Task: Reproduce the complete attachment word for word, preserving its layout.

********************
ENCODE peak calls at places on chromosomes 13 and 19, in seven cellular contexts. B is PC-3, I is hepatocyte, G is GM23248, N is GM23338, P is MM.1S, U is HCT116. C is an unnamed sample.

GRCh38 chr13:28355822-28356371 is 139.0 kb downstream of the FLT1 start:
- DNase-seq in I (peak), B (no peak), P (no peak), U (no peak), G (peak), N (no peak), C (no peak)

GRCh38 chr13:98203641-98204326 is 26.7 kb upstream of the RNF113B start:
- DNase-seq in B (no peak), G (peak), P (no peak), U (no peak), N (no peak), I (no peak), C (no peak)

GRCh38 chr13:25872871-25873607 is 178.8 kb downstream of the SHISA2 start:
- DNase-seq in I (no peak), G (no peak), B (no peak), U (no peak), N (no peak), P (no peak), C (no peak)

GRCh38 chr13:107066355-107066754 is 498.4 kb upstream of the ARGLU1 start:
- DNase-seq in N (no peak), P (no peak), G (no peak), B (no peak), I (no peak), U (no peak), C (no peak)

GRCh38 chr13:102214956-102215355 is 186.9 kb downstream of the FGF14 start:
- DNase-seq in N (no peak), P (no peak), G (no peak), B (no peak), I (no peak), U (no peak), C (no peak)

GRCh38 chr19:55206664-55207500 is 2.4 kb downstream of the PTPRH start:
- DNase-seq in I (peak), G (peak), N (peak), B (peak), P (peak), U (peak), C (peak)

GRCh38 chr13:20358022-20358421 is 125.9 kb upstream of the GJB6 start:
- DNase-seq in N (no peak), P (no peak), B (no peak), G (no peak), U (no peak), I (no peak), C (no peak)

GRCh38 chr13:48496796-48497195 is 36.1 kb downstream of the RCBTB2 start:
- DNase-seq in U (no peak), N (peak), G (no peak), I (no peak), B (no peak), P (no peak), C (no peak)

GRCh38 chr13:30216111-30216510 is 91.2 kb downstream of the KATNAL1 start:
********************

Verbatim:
ENCODE peak calls at places on chromosomes 13 and 19, in seven cellular contexts. B is PC-3, I is hepatocyte, G is GM23248, N is GM23338, P is MM.1S, U is HCT116. C is an unnamed sample.

GRCh38 chr13:28355822-28356371 is 139.0 kb downstream of the FLT1 start:
- DNase-seq in I (peak), B (no peak), P (no peak), U (no peak), G (peak), N (no peak), C (no peak)

GRCh38 chr13:98203641-98204326 is 26.7 kb upstream of the RNF113B start:
- DNase-seq in B (no peak), G (peak), P (no peak), U (no peak), N (no peak), I (no peak), C (no peak)

GRCh38 chr13:25872871-25873607 is 178.8 kb downstream of the SHISA2 start:
- DNase-seq in I (no peak), G (no peak), B (no peak), U (no peak), N (no peak), P (no peak), C (no peak)

GRCh38 chr13:107066355-107066754 is 498.4 kb upstream of the ARGLU1 start:
- DNase-seq in N (no peak), P (no peak), G (no peak), B (no peak), I (no peak), U (no peak), C (no peak)

GRCh38 chr13:102214956-102215355 is 186.9 kb downstream of the FGF14 start:
- DNase-seq in N (no peak), P (no peak), G (no peak), B (no peak), I (no peak), U (no peak), C (no peak)

GRCh38 chr19:55206664-55207500 is 2.4 kb downstream of the PTPRH start:
- DNase-seq in I (peak), G (peak), N (peak), B (peak), P (peak), U (peak), C (peak)

GRCh38 chr13:20358022-20358421 is 125.9 kb upstream of the GJB6 start:
- DNase-seq in N (no peak), P (no peak), B (no peak), G (no peak), U (no peak), I (no peak), C (no peak)

GRCh38 chr13:48496796-48497195 is 36.1 kb downstream of the RCBTB2 start:
- DNase-seq in U (no peak), N (peak), G (no peak), I (no peak), B (no peak), P (no peak), C (no peak)

GRCh38 chr13:30216111-30216510 is 91.2 kb downstream of the KATNAL1 start: